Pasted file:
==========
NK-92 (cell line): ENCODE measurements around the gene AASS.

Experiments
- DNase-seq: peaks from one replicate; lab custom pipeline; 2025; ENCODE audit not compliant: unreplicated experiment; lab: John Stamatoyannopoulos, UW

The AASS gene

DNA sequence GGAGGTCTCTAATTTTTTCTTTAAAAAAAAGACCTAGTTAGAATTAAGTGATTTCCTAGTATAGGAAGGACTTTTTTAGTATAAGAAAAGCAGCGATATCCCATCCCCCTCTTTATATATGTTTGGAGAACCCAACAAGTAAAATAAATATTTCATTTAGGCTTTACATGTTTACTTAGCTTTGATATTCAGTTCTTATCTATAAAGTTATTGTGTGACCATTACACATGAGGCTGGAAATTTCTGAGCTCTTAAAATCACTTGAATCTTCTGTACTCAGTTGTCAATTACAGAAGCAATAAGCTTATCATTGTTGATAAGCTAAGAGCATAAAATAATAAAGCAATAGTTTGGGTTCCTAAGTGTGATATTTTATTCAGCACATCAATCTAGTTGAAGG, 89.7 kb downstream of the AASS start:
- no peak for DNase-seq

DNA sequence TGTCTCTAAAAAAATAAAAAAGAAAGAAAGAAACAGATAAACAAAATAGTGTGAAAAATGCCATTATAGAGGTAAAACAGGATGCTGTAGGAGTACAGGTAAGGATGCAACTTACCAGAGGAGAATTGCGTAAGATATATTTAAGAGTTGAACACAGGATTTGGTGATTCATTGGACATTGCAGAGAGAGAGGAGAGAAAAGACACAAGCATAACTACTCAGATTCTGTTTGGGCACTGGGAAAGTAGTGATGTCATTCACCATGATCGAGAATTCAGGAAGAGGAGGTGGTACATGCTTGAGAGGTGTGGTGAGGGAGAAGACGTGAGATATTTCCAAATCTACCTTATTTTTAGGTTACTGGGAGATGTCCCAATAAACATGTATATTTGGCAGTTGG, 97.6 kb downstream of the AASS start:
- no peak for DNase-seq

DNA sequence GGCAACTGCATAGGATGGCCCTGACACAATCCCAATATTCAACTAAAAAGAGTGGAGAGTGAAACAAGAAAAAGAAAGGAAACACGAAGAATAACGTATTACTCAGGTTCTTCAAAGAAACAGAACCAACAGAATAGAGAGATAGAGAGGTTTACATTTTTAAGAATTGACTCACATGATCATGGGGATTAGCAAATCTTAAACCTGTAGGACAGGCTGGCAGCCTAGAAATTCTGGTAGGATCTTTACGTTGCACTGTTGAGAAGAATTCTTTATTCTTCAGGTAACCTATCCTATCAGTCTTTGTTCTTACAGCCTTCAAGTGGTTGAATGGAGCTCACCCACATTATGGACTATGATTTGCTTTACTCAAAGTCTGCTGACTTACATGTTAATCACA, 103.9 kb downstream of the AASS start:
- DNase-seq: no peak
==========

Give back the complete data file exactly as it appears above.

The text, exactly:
NK-92 (cell line): ENCODE measurements around the gene AASS.

Experiments
- DNase-seq: peaks from one replicate; lab custom pipeline; 2025; ENCODE audit not compliant: unreplicated experiment; lab: John Stamatoyannopoulos, UW

The AASS gene

DNA sequence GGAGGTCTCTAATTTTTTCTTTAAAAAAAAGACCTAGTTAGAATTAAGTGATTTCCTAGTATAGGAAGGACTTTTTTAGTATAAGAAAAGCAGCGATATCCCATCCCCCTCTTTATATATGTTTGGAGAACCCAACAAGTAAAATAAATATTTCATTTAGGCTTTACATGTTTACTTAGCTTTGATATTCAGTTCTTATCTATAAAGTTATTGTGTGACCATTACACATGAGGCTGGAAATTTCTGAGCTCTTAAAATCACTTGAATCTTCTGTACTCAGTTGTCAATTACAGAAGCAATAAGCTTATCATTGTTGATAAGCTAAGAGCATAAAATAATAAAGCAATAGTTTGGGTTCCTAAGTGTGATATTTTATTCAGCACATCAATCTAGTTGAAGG, 89.7 kb downstream of the AASS start:
- no peak for DNase-seq

DNA sequence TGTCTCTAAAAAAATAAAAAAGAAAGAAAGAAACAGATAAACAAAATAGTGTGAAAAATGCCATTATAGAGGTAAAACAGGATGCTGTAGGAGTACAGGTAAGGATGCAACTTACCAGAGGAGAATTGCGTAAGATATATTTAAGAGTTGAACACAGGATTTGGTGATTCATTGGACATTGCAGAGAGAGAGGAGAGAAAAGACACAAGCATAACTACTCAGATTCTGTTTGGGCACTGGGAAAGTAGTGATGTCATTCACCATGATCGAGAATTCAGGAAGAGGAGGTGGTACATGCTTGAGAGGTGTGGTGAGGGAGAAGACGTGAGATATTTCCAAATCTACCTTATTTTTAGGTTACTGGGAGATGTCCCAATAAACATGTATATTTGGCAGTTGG, 97.6 kb downstream of the AASS start:
- no peak for DNase-seq

DNA sequence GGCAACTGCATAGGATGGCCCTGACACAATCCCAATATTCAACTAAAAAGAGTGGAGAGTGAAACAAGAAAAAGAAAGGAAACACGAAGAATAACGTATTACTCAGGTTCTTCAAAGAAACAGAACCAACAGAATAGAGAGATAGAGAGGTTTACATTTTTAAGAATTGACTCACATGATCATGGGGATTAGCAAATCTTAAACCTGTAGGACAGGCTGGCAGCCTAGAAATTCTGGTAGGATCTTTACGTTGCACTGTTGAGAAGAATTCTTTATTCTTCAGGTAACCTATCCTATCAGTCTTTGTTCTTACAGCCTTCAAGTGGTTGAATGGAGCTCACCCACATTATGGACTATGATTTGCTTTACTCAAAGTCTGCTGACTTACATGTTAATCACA, 103.9 kb downstream of the AASS start:
- DNase-seq: no peak